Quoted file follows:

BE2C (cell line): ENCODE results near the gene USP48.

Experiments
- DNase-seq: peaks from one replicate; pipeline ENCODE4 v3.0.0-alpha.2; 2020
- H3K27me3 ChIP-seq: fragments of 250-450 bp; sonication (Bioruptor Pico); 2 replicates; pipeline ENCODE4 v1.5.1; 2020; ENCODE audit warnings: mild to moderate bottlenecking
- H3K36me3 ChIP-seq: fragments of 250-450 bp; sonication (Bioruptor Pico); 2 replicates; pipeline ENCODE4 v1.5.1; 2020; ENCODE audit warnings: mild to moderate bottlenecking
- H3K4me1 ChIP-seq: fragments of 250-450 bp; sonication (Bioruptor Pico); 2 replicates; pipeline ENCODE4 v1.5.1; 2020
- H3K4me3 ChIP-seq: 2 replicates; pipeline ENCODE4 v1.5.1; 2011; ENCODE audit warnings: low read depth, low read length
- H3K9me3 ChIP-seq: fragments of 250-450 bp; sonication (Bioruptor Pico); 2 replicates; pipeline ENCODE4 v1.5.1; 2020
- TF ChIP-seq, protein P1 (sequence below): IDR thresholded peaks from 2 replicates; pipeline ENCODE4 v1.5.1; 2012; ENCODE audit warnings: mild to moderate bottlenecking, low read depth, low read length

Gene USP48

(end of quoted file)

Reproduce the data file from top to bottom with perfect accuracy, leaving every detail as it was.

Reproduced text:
BE2C (cell line): ENCODE results near the gene USP48.

Experiments
- DNase-seq: peaks from one replicate; pipeline ENCODE4 v3.0.0-alpha.2; 2020
- H3K27me3 ChIP-seq: fragments of 250-450 bp; sonication (Bioruptor Pico); 2 replicates; pipeline ENCODE4 v1.5.1; 2020; ENCODE audit warnings: mild to moderate bottlenecking
- H3K36me3 ChIP-seq: fragments of 250-450 bp; sonication (Bioruptor Pico); 2 replicates; pipeline ENCODE4 v1.5.1; 2020; ENCODE audit warnings: mild to moderate bottlenecking
- H3K4me1 ChIP-seq: fragments of 250-450 bp; sonication (Bioruptor Pico); 2 replicates; pipeline ENCODE4 v1.5.1; 2020
- H3K4me3 ChIP-seq: 2 replicates; pipeline ENCODE4 v1.5.1; 2011; ENCODE audit warnings: low read depth, low read length
- H3K9me3 ChIP-seq: fragments of 250-450 bp; sonication (Bioruptor Pico); 2 replicates; pipeline ENCODE4 v1.5.1; 2020
- TF ChIP-seq, protein P1 (sequence below): IDR thresholded peaks from 2 replicates; pipeline ENCODE4 v1.5.1; 2012; ENCODE audit warnings: mild to moderate bottlenecking, low read depth, low read length

Gene USP48